Publication information
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Source: American Monthly Review of Reviews
Source type: magazine
Document type: editorial
Document title: “The Trial at Buffalo”
Author(s): anonymous
Date of publication: October 1901
Volume number: 24
Issue number: 4
Pagination: 389-90

“The Trial at Buffalo.” American Monthly Review of Reviews Oct. 1901 v24n4: pp. 389-90.
full text
Leon Czolgosz (trial: predictions, expectations, etc.); McKinley assassination (investigation of conspiracy).
Named persons
Edward K. Emery; Emma Goldman; Loran L. Lewis [misspelled below]; Thomas Penney; Robert C. Titus.
This editorial is accompanied by two photographs (p. 390), one of Thomas Penney and one of Loran L. Lewis.


The Trial at Buffalo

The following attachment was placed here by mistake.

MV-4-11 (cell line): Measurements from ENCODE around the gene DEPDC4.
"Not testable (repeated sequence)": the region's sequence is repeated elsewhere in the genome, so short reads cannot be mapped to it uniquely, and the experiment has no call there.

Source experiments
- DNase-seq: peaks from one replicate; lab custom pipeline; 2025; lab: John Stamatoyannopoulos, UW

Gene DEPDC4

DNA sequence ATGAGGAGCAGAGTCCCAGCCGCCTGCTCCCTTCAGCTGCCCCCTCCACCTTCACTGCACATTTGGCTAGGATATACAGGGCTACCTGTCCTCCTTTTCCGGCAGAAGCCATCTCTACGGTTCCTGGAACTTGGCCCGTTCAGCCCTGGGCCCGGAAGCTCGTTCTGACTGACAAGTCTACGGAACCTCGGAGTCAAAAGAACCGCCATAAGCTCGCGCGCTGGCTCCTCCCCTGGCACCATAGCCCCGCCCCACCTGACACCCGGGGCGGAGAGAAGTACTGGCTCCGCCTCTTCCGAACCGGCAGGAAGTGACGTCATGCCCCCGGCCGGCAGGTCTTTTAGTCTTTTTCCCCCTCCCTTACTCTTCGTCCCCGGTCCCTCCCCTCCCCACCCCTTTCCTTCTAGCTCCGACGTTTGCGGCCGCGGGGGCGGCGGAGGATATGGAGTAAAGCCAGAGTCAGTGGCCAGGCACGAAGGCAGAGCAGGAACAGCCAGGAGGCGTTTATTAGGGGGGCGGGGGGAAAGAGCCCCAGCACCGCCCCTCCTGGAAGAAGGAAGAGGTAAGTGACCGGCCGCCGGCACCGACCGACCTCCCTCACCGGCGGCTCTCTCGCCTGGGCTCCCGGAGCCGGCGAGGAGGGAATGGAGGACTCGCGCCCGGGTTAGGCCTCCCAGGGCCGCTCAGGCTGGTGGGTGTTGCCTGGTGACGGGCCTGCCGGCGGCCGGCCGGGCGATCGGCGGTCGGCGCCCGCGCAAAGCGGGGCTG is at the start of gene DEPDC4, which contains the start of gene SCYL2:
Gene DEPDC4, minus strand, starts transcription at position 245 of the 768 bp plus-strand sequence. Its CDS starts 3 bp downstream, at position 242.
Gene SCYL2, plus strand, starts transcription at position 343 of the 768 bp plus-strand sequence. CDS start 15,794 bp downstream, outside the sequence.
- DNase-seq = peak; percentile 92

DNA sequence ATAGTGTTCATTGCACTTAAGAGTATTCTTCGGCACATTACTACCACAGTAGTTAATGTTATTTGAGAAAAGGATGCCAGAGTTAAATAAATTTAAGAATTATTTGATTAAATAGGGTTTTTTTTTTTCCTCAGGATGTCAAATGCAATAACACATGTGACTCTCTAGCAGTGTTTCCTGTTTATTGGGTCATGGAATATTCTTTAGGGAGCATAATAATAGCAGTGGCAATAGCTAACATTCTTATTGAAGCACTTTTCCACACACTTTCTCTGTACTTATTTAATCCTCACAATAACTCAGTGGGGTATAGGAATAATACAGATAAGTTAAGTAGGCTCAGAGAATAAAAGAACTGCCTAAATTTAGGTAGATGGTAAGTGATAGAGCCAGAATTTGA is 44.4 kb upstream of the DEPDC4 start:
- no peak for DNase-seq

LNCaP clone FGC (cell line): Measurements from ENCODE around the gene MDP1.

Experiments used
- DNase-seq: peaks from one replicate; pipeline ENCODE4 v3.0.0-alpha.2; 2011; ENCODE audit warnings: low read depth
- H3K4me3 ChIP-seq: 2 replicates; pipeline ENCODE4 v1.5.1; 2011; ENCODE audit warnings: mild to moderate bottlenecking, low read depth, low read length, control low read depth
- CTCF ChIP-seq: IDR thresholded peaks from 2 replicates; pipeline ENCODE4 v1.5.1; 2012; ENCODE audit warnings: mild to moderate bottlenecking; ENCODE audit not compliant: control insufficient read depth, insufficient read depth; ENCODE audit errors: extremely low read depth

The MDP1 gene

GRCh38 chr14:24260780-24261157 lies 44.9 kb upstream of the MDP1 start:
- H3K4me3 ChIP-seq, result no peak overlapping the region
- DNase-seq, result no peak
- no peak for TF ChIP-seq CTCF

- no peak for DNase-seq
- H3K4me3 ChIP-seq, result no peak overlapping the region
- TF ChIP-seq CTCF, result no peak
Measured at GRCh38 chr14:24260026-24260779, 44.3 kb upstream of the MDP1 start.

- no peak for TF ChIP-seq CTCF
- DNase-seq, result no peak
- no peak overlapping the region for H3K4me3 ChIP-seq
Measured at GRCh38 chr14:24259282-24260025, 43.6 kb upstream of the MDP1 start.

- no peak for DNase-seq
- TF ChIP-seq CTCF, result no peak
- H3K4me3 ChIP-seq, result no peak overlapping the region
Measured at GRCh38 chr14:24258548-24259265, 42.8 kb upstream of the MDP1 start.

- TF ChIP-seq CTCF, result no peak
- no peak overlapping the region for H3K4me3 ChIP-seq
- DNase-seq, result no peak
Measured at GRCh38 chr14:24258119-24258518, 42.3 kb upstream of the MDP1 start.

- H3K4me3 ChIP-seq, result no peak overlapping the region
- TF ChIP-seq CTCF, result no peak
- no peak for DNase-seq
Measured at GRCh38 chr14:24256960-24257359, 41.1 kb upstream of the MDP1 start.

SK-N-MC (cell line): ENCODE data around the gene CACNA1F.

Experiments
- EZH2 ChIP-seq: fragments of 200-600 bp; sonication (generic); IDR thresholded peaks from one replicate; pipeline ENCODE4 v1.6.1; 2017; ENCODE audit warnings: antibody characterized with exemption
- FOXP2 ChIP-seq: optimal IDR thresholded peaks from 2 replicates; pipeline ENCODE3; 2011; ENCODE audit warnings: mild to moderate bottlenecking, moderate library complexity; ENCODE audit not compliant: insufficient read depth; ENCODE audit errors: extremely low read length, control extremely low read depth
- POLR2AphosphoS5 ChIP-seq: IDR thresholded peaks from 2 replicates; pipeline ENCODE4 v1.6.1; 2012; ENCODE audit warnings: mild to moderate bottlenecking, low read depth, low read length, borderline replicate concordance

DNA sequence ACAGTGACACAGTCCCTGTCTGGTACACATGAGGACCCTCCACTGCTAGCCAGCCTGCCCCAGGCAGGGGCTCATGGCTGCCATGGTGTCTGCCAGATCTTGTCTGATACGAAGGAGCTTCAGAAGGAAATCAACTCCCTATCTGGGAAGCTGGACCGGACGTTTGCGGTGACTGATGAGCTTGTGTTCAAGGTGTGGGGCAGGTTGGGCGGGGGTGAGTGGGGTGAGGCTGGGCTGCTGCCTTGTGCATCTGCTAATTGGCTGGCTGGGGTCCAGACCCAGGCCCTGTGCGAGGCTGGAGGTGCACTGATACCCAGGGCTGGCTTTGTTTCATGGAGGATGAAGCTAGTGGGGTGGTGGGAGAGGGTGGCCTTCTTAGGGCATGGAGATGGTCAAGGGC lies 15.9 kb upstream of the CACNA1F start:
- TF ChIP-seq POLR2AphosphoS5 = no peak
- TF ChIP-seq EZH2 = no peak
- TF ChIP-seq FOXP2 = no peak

The trial of the assassin at Buffalo bids fair to be prompt, dignified, and thoroughly fair. He was indicted for murder in the first degree on September 16. No counsel appearing for the prisoner, it became the duty of the court to designate one or more attorneys to represent him in the trial; and upon the recommendation of the Buffalo bar two ex-justices of the Supreme Court—namely, Hon. Lorain L. Lewis and Hon. Robert C. Titus—were asked by Judge Emery to defend the accused. The task could not be a welcome one, [389][390] but these experienced men could assume it as a duty, with the understanding that they were serving as representatives of the entire bar association rather than in their individual capacity. This action was much to the credit of the Buffalo bar. It was expected that the trial would begin on September 23, the prosecution being conducted by District Attorney Penney, of Erie County. Nothing that was publicly known about the assassin would lead one to think him insane in the sense in which insanity may be admitted as a defense in court. There is, of course, a moral sense in which all crime may be said to partake of the quality of insanity; but that is not the sense in which the word is used in criminal law. The effort to ascertain whether or not the assassin had acted as the agent of a conspiracy led to much police activity last month, and various arrests of anarchists were made, notably that of a woman named Emma Goldman, an anarchist lecturer whose name has often been in the newspapers, and who was taken into custody at Chicago. Even though some of these people were morally guilty, their legal guilt as conspirators might be very hard to prove.



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